Build a Conda Environment with GPU Support for Horovod¶
In this section we describe how to build Conda environments for deep learning projects using Horovod to enable distributed training across multiple GPUs (either on the same node or spread across multuple nodes).
Installing the NVIDIA CUDA Toolkit¶
Why not just use the
Typically when installing PyTorch, TensorFlow, or Apache MXNet with GPU support using Conda, you
add the appropriate version of the
cudatoolkit package to your
Unfortunately, for the moment at least, the cudatoolkit packages available via Conda do not
include the NVIDIA CUDA Compiler (NVCC), which is required in order to build Horovod extensions
for PyTorch, TensorFlow, or MXNet.
What about the
While there are
cudatoolkit-dev packages available from
conda-forge that do include NVCC,
we have had difficulty getting these packages to consistently install properly. Some of the
available builds require manual intervention to accept license agreements, making these builds
unsuitable for installing on remote systems (which is critical functionality). Other builds seems
to work on Ubuntu but not on other flavors of Linux.
Despite this, we would encourage you to try adding
cudatoolkit-dev to your
file and see what happens! The package is well maintained so perhaps it will become more stable in
The most robust approach to obtain NVCC and still use Conda to manage all the other dependencies is to install the NVIDIA CUDA Toolkit on your system and then install a meta-package nvcc_linux-64 from conda-forge, which configures your Conda environment to use the NVCC installed on the system together with the other CUDA Toolkit components installed inside the Conda environment.
We prefer to specify as many dependencies as possible in the Conda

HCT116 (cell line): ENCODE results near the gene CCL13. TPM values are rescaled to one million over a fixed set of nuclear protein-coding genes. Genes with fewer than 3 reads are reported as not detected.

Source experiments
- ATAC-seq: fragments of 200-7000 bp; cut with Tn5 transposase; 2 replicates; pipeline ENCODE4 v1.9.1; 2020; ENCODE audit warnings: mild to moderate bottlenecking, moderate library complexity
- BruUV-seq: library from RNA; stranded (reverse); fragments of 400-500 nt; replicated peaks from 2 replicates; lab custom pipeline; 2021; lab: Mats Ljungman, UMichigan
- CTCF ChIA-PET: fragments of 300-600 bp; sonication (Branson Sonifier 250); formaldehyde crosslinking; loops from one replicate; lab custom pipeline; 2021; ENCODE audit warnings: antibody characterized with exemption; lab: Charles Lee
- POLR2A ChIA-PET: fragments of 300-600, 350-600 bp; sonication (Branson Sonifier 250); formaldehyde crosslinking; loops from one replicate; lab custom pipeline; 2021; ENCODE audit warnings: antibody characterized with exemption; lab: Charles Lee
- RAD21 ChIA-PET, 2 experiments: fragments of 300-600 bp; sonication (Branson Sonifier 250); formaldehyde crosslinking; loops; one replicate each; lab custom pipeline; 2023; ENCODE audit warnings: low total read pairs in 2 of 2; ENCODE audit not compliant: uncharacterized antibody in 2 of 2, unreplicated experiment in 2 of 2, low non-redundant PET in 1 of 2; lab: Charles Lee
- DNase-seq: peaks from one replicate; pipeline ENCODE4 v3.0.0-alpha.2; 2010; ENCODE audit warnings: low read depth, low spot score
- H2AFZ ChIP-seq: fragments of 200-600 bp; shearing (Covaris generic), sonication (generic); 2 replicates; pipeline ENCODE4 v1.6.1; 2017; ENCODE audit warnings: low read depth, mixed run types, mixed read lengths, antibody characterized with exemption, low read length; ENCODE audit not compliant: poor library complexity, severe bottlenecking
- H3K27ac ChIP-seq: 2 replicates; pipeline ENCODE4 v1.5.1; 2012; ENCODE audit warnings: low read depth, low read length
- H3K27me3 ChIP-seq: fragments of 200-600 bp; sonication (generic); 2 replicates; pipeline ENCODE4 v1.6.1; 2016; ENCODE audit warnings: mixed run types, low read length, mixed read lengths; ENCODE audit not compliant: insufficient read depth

and only specify dependencies in
requirements.txt for install via
pip that are not
available via Conda channels. Check the Horovod installation guide for details of required
Use the recommended channel priorities. Note that
conda-forge has priority over
pytorch has priority over
name: null channels: - pytorch - conda-forge - defaults
There are a few things worth noting about the dependencies.
Even though you have installed the NVIDIA CUDA Toolkit manually, you should still use Conda to manage the other required CUDA components such as
nccl(and the optional
Use two meta-packages,
nvcc_linux-64, to make sure that suitable C, and C++ compilers are installed and that the resulting Conda environment is aware of the manually installed CUDA Toolkit.
Horovod requires some controller library to coordinate work between the various Horovod processes. Typically this will be some MPI implementation such as OpenMPI. However, rather than specifying the
openmpipackage directly, you should instead opt for mpi4py Conda package which provides a CUDA-aware build of OpenMPI.
Horovod also support the Gloo collective communications library that can be used in place of MPI. Include
cmaketo insure that the Horovod extensions for Gloo are built.
Below are the core required dependencies. The complete
environment.yml file is available
dependencies: - bokeh=1.4 - cmake=3.16 # insures that Gloo library extensions will be built - cudnn=7.6 - cupti=10.1 - cxx-compiler=1.0 # insures C and C++ compilers are available - jupyterlab=1.2 - mpi4py=3.0 # installs cuda-aware openmpi - nccl=2.5 - nodejs=13 - nvcc_linux-64=10.1 # configures environment to be "cuda-aware" - pip=20.0 - pip: - mxnet-cu101mkl==1.6.* # MXNET is installed prior to horovod - -r file:requirements.txt - python=3.7 - pytorch=1.5 - tensorboard=2.1 - tensorflow-gpu=2.1 - torchvision=0.6
requirements.txt file is where all of the
pip dependencies, including Horovod itself,
are listed for installation. In addition to Horovod we typically will also use
pip to install
JupyterLab extensions to enable GPU and CPU resource monitoring via jupyterlab-nvdashboard and